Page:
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The Ides of March by Thornton Wilder

The Ides of March (original 1948; edition 1948)

by Thornton Wilder

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6681422,688 (3.68)34
Drawing on such unique sources as Thornton Wilder's unpublished letters, journals, and selections from the extensive annotations Wilder made years later in the margins of the book, Tappan Wilder's Afterword adds a special dimension to the reissue of this internationally acclaimed novel. The Ides of March, first published in 1948, is a brilliant epistolary novel set in Julius Caesar's Rome. Thornton Wilder called it "a fantasia on certain events and persons of the last days of the Roman republic." Through vividly imagined letters and documents, Wilder brings to life a dramatic period of world history and one of history's most magnetic, elusive personalities. In this inventive narrative, the Caesar of history becomes Caesar the human being. Wilder also resurrects the controversial figures surrounding Caesar -- Cleopatra, Catullus, Cicero, and others. All Rome comes crowding through these pages -- the Rome of villas and slums, beautiful women and brawling youths, spies and assassins.… (more)
Title:The Ides of March
Authors:Thornton Wilder
Info:Harper (1948), Edition: First Edition., Hardcover
Collections:Shelf 12: North Wall, Row 4

Work details

The Ides of March by Thornton Wilder (Author) (1948)

  1. 10
    Burning Bright by Helen Dunmore (vguy)
    vguy: Great novel about Catullus. Brings the period and his passion to life.
  2. 00
    Lesbia Mía by Antonio Priante (longway)

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In this work of historical fiction, Wilder uses a combination of letters, diary entries and official documents to tell the story of the last year of Julius Caesar’s life.

Thank heavens I already knew the basic outline of this story. It was simply torture to read. Wilder divides the novel into four “books.” But the time frames overlap. For example, book one begins with a letter dated Sep 1 (45 BC), includes later entries marked “written the previous spring, has a memo dated Sep 30 near the end, followed by two undated notes, and a final document “written some fifteen years after the preceding.” Then we move on to Book Two, which begins with a letter dated Aug 17 (45 BC). S*I*G*H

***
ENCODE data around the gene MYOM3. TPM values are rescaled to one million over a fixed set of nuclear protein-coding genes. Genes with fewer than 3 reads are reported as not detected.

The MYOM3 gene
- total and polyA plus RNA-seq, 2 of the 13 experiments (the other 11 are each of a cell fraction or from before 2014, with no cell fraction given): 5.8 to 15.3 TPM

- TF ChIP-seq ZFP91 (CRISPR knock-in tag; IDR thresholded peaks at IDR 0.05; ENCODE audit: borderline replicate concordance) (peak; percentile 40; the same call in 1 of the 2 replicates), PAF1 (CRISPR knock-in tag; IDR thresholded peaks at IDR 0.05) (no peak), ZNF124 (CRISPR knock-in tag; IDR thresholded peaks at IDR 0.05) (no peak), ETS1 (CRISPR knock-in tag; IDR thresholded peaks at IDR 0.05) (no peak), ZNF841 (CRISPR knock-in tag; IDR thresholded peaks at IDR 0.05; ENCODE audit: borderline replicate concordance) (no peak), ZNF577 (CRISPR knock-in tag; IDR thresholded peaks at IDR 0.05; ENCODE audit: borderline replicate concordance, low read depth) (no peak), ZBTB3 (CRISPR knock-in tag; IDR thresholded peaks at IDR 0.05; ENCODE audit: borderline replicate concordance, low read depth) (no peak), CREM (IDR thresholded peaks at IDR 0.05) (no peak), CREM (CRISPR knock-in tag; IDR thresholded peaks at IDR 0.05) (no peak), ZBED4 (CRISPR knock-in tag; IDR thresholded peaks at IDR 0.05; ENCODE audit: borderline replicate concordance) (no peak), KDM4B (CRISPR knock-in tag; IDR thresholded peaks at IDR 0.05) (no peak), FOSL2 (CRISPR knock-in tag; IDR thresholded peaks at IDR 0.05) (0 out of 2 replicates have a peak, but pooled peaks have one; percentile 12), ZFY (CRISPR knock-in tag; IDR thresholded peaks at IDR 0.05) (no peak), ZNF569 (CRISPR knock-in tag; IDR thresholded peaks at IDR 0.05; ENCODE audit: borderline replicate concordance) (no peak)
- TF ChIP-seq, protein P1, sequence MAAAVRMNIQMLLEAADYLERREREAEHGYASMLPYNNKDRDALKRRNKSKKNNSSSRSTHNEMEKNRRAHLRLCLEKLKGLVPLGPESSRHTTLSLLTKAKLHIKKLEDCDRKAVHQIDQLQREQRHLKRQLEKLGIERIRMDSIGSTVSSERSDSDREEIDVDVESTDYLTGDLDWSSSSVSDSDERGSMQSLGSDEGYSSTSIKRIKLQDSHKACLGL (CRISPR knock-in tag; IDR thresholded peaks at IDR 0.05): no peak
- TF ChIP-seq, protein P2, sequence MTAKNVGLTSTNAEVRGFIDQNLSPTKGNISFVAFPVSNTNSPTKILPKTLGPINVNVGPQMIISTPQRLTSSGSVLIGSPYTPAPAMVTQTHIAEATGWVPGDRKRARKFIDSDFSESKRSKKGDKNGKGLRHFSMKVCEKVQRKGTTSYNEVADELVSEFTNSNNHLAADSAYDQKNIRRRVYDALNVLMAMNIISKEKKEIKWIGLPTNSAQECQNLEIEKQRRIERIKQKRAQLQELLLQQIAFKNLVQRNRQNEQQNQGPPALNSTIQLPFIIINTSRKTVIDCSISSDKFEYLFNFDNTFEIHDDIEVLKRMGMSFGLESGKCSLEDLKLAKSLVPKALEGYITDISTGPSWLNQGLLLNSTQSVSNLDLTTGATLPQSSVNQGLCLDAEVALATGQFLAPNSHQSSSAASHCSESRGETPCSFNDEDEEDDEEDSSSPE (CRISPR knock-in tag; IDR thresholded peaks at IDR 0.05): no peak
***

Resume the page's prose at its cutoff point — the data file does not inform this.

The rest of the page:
The second difficulty I had was with the names / relationships. They frequently use nick names or code names when trying to ensure secrecy from prying eyes, should a letter fall into the wrong hands. THEY know who they refer to, but this reader was frequently confused.

And the third reason I found this so challenging are the many asides / footnotes / remarks that the author inserts. For example, in Book I, in the middle of a rather long “historical document” the author writes: Here follows the passage in which cicero discusses the possibility that Marcus Junius Brutus may be Caesar’s son. It is given in the document which opens Book IV..

Now, I appreciate Wilder’s writing, and there were times in the book that I was completely engaged in the story. I was fascinated to read of the intrigue and espionage, the role of Cleopatra, etc. But on the whole … well I think I had more “fun” translating Cicero’s oration against Cataline when I studied Latin in high school (and I hated that). ( )
  BookConcierge | Nov 30, 2018 |
Wilder's own effort at giving us new insight into the murder of Julius Caesar. Told using letters, we see fate unfolding remorselessly. ( )
  dbsovereign | Jan 26, 2016 |
It was clever of Wilder to put this novel in the form of letters and official correspondences, because this allows the action to do the talking, and for him to use the historical Caesar and Cleopatra as a framework to ponder deeper questions – man’s role in the universe, the nature of power, and destiny. This is also certainly an erudite work, showing off not only Wilder’s education and knowledge in the classics, but also his post-war interaction with Sartre and existentialism. Here’s how he described the latter in a letter to a friend, which I smiled over: “Baby, you’ll sit up. There is no God; there is the concession of the absurdity of man’s reason in a universe which can never be explained by reason; yet there is a freedom of the will defended for the first time on non-religious grounds, and how.”

It’s somewhat interesting to see the side of Caesar dealing with day to day operational issues with running the state, ruing the superstitious rites of the religion of the day, and maneuvering through politics with great clemency and stoicism, but I think critics were right in pointing out that the novel is a bit on the intellectual side, one saying it was like a Roman portrait bust, “cold, precise, artful, and quite lacking in the divine fire that glows about a major work of art.” Have a look at the amazing (to me anyway) quotes though:

On being too decisive without deliberation; it reminds me of a leader I know: